# Does Weight Difference Affect Velocity in a Frictionless Pulley System?

• bobie
In summary, if two weights of equal mass are hung on a frictionless pulley, they will remain at rest. However, if one weight is slightly heavier, it will cause the other weight to fall and the final velocity will be infinite. To determine the final velocity, one can use free body diagrams or energy conservation equations.
bobie
Gold Member
If two weights (Edit: hanging 10m above ground) on a frictionless pulley are equal (10kg) they will rest. If one is even slightly heavier (10.1kg) it will start to fall lifting up the other.

Is final velocity dependent on the difference of weight, or it will the same as if there is no counterweight?

Last edited:
What do you think?

The final velocity is infinite, the acceleration rate of the system is the dependent, the root equation :
f = m * a

bobie said:
Is final velocity dependent on the difference of weight, or it will the same as if there is no counterweight?
Are you familiar with free body diagrams? If so, then draw one for each weight, use that to help you write two equations in two unknowns. Then solve.

dean barry said:
The final velocity is infinite
I assume that "final" is when the counterweight hits the pulley.

DaleSpam said:
Are you familiar with free body diagrams? If so, then draw one for each weight, use that to help you write two equations in two unknowns. Then solve.
Or use energy conservation to see if the velocity is the same.

A.T. said:
Or use energy conservation to see if the velocity is the same.
Excellent suggestion, that is even easier than my approach.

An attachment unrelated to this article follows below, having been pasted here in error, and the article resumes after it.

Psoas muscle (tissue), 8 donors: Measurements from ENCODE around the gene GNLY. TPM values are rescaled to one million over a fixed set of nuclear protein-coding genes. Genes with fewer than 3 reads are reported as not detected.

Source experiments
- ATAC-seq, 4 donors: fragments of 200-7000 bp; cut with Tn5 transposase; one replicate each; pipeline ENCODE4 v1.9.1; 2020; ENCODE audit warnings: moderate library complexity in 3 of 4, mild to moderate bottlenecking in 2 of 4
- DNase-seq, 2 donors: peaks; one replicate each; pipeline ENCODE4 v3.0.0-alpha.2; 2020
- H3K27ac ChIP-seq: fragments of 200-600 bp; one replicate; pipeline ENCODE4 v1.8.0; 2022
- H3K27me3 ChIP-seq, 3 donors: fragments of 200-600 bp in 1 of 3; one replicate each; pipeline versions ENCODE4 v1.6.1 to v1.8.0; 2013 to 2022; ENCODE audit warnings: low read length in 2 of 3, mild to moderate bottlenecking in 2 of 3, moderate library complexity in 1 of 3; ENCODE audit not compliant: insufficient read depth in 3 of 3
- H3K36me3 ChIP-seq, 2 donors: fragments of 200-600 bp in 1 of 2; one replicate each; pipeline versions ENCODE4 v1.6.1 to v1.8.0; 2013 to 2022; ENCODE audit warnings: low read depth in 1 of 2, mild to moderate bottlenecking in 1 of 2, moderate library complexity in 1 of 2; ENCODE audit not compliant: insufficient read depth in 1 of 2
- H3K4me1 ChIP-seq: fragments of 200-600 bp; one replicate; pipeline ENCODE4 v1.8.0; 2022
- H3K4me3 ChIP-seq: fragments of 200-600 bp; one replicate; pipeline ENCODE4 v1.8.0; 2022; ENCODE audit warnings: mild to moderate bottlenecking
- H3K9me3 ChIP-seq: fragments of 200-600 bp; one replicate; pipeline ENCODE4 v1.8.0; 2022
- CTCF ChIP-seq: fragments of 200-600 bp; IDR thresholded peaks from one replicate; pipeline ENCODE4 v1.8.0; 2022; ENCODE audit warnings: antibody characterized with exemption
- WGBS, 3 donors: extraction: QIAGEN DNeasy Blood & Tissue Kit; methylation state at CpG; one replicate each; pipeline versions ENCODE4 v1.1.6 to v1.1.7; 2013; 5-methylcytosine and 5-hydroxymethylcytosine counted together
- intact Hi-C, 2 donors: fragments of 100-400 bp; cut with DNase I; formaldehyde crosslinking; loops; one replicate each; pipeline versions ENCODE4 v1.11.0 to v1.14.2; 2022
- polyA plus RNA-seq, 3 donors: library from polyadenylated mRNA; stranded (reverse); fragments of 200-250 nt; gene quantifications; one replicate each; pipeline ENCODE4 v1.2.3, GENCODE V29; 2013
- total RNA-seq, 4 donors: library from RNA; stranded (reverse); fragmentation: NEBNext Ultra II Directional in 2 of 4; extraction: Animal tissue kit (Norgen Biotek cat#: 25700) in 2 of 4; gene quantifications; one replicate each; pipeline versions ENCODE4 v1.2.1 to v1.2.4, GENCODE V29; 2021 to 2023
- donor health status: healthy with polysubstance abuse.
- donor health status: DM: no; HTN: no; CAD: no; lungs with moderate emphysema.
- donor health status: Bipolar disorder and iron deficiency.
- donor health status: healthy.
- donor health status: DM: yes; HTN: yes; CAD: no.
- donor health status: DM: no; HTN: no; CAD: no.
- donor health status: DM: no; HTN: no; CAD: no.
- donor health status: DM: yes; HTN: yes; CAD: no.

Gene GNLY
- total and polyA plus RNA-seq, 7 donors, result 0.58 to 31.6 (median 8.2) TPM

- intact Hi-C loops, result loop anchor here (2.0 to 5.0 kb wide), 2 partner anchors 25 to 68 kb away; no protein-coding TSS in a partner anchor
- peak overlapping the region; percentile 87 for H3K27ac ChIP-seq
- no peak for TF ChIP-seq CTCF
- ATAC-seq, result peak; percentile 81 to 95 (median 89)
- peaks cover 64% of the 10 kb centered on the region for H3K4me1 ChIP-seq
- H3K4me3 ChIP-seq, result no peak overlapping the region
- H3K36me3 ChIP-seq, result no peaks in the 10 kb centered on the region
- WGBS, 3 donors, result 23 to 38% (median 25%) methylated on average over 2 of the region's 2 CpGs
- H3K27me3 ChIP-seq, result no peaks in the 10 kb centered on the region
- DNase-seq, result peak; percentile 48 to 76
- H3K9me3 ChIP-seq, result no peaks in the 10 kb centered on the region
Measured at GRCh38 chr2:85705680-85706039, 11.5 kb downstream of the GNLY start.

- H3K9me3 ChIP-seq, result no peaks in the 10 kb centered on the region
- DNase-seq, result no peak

1 person

## 1. What is weight and counterweight?

Weight and counterweight refer to a system in which two objects balance each other out by exerting an equal and opposite force on each other. This is based on the principle of Newton's third law of motion, which states that for every action, there is an equal and opposite reaction.

## 2. How does weight and counterweight work?

In a weight and counterweight system, the heavier object exerts a greater force on the lighter object, causing it to move in the opposite direction. This creates a balance between the two objects, allowing them to remain in a stable position.

## 3. What are some examples of weight and counterweight systems?

One common example is a see-saw, in which the weight of one person on each end balances out the weight of the other. Another example is a balance scale, where weights are added to one side to balance out the weight of an object on the other side.

## 4. How is weight and counterweight used in everyday life?

Weight and counterweight systems are used in a variety of everyday objects, such as elevators, cranes, and even window blinds. They allow for the efficient movement of heavy objects and help to maintain balance and stability in various structures and machines.

## 5. What are the advantages of using weight and counterweight systems?

One major advantage is that weight and counterweight systems provide a stable and balanced structure, which reduces the risk of accidents or malfunctions. They also allow for the efficient use of energy, as the force exerted by the objects balances out instead of requiring additional force to keep them in place.

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